Archive: Gasoline Alley

Post Content

Slylock Fox, 10/31/22

The thing I absolutely love and respect about Slick Smitty is that every time we see him, Slylock and the animal cops have him absolutely dead to rights, yet he still has the shit-eating grin on his face that says that he doesn’t believe he’ll receive any consequences for his actions or simply doesn’t care about them if he does. That’s true even in circumstances like today’s, when he’s dressed in an extremely stupid costume in order to pull of an even stupider crime, and hooked up to one of those lie detector machines that the animals have advanced from the current level of “not a lie detector, just a detector of elevated heart rates and other physical activity” to “detects lies, but unable to understand low-level ‘truths’ and ‘falsehoods’ as part of a larger semantic context.”

Dick Tracy, 10/31/22

I’ve had my differences with Vitamin Flintheart in the past, but I respect his theater company’s total commitment to verisimilitude. They have access to an extremely lifelike robotic dog that can talk, and yet they’re still trying to find a trained real dog for the non-talking scenes! You don’t want the human actors to start worrying about getting replaced by robots, now do you.

Gasoline Alley, 10/31/22

Say what you will about Gasoline Alley, but as its name implies, it began as a strip about people talking about motor vehicles, so I have to respect the amount of panel space it’s dedicating to people going into great detail about the different kinds of garbage trucks in use today.

Post Content

Mary Worth, 10/25/22

Good (?) news, everybody: Zak didn’t fall to his death mid-selfie, or at least he hasn’t yet! No, he’s grabbed onto a cliffside branch, Sgt. Snorkel style, and now needs Iris to drag him to safety. There was a bit of dialogue in a strip last week in which Iris said she can easily handle this hike due to the “strength training” she’s been doing; I assume that, despite her current protests, she will eventually be able to rescue Zak, finding her power in an adrenaline-fueled burst like the stories you hear about mothers lifting up cars to save their children, which really fits in with the nature of their relationship.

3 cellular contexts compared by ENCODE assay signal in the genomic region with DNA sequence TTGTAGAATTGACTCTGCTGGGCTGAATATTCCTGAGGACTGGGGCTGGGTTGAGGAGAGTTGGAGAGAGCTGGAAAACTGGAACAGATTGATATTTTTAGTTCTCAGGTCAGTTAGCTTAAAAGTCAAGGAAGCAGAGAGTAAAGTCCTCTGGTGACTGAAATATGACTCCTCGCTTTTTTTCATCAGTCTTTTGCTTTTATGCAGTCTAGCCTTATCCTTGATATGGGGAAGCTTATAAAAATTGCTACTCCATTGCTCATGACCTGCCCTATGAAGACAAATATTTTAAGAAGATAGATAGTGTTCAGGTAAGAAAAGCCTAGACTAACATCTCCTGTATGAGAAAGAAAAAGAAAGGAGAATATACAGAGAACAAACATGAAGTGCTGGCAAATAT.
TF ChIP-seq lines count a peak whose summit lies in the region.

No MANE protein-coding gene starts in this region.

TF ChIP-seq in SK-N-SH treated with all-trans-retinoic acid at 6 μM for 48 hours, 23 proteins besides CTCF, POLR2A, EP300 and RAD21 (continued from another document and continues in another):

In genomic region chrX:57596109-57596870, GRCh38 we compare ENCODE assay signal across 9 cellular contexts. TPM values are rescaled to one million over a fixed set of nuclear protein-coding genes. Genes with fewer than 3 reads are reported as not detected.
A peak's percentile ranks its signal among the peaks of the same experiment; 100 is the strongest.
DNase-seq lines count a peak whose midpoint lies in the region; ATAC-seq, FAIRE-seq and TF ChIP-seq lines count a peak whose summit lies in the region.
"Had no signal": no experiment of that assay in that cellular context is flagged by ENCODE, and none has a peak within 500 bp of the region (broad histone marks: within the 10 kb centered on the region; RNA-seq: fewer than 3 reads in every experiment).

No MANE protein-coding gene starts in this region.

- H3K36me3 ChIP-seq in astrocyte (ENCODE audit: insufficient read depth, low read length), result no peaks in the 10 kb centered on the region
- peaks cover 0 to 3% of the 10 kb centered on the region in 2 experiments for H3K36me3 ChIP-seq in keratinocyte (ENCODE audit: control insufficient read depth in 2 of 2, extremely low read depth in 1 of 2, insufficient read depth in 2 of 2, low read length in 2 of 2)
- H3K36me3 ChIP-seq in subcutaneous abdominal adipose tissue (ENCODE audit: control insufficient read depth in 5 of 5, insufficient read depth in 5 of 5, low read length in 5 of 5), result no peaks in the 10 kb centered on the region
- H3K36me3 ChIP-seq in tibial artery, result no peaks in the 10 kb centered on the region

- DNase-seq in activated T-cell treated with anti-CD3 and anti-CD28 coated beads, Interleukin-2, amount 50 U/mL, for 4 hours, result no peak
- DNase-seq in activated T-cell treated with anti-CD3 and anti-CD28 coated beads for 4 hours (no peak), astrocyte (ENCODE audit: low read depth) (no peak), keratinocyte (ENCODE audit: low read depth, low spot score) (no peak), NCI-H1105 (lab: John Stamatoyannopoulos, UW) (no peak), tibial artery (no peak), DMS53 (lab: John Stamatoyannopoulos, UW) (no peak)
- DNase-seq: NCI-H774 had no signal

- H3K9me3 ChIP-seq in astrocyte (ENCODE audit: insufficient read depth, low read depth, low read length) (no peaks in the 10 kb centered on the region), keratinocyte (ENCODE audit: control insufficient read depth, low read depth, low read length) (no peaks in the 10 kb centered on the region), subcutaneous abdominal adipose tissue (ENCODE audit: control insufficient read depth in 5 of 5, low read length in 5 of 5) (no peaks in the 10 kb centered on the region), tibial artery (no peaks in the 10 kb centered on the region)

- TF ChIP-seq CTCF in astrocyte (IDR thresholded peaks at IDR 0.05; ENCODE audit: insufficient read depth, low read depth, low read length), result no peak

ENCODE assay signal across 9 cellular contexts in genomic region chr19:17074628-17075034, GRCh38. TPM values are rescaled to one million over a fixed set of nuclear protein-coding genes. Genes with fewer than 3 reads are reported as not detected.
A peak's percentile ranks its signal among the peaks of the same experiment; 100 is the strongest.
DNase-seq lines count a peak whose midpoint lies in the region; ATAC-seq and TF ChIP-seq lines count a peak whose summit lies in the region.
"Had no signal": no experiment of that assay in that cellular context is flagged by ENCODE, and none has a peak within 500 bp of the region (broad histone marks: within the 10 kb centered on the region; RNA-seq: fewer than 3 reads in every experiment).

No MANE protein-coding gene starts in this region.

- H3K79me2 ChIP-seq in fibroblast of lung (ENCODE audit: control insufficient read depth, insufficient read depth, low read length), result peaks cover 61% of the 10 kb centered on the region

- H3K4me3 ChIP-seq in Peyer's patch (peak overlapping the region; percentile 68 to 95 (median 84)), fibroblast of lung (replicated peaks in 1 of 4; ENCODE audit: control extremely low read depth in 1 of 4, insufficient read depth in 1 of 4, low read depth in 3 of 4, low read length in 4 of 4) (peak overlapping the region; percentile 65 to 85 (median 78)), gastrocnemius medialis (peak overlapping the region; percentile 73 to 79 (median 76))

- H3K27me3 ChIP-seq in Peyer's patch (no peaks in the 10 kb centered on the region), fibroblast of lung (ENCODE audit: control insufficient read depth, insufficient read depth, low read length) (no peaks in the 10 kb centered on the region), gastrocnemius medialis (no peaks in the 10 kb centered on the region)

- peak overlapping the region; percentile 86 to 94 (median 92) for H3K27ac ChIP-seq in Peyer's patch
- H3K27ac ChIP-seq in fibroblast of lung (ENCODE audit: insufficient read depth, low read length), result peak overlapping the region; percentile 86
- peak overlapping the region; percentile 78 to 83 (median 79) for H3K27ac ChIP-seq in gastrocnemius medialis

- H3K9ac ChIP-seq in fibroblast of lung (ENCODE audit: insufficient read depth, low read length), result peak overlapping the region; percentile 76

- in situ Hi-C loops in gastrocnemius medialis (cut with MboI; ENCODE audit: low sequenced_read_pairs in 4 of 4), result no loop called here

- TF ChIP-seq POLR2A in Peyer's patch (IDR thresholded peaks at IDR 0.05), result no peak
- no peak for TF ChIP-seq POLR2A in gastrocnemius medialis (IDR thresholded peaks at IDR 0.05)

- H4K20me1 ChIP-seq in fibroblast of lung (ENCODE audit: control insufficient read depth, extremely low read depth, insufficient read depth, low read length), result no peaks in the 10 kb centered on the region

Funky Winkerbean, 10/25/22

When Summer announced her plan to follow in her father’s footsteps and write a book, a lot of my commenters speculated that she would be following in her father’s footsteps and writing a book about her mother, Les’s dead wife Lisa. But, nope! Turns out she’s going to be writing about all the alive losers in her dumb loser town, which frankly seems like a much, much worse idea.

Hi and Lois, 10/25/22

I truly enjoy the fact that in panel one Lois and Irma are genuinely shocked by whorish athleisure fashions of the sort that used to be impossible in polite society but are now on sale at every department store, but in panel two they’ve managed to mediate their discomfort through an ironic quip to find their equilibrium. Do I enjoy the fact that this attitude has been grafted onto women who canonically cannot be past their early 40s, women who have never worn a girdle in their lives and whose mothers probably never did either? Well, no, but that is just a professional hazard of writing a blog about newspaper comics strips, where the assumed age of your audience is roughly 75.

Gasoline Alley, 10/25/22

Speaking of which, it is absolutely shocking to me that any character in Gasoline Alley is supposed to have seen a film made as recently as 2016. This strip is going to cause riots in the streets!

Post Content

Shoe, 10/11/22

If you want a sense of how very old the actual imagined target readership of the newspaper comics is, consider today’s Shoe, which uses as the basis for its punchline the pop cultural touchstone of men belonging to fraternal orders with silly, overelaborate rituals and leadership titles. This is not even something that was really part of the Baby Boom generation’s experience; it’s something that Baby Boomers half-remember their parents arguing about, probably. It’s something that I, a 48-year-old man, mostly know about from watching decades-old reruns of The Flintstones as a child. And yet here it is, a joke in the newspaper and on God’s own internet that makes exactly zero sense if you aren’t familiar with these entirely moribund organizations. Definitely a sign of a healthy art form!

Gasoline Alley, 10/11/22

Not sure what I’m more surprised by: that Walt never considered that his proposed activities might be physically dangerous, or that the prospect of death finally coming for him still engenders anxiety, rather than a sense of profound relief.